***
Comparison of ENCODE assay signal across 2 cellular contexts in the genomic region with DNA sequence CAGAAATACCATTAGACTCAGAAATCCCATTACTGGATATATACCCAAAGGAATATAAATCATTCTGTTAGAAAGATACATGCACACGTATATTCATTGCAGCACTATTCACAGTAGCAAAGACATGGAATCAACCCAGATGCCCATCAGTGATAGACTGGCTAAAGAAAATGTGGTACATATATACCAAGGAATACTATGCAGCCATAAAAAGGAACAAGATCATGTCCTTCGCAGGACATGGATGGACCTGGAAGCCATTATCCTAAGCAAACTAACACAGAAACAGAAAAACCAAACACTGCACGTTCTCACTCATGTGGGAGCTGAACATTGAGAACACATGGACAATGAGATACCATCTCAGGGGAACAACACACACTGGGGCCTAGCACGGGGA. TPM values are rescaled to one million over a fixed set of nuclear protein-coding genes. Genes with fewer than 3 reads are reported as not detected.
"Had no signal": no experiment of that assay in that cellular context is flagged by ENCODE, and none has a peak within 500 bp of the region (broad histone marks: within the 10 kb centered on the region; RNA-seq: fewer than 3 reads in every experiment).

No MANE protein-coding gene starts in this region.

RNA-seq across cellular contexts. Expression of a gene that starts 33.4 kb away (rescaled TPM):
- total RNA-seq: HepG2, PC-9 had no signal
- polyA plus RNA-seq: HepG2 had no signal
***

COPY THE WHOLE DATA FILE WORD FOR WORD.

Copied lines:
Comparison of ENCODE assay signal across 2 cellular contexts in the genomic region with DNA sequence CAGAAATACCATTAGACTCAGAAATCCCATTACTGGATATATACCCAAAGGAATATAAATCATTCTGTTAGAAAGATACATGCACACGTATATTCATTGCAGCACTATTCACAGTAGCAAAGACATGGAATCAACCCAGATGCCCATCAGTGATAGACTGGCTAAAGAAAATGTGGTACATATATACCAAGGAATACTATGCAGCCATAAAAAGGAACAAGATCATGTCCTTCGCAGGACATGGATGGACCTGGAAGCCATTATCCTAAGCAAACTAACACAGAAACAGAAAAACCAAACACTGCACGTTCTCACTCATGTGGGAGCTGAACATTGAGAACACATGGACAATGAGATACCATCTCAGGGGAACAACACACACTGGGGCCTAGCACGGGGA. TPM values are rescaled to one million over a fixed set of nuclear protein-coding genes. Genes with fewer than 3 reads are reported as not detected.
"Had no signal": no experiment of that assay in that cellular context is flagged by ENCODE, and none has a peak within 500 bp of the region (broad histone marks: within the 10 kb centered on the region; RNA-seq: fewer than 3 reads in every experiment).

No MANE protein-coding gene starts in this region.

RNA-seq across cellular contexts. Expression of a gene that starts 33.4 kb away (rescaled TPM):
- total RNA-seq: HepG2, PC-9 had no signal
- polyA plus RNA-seq: HepG2 had no signal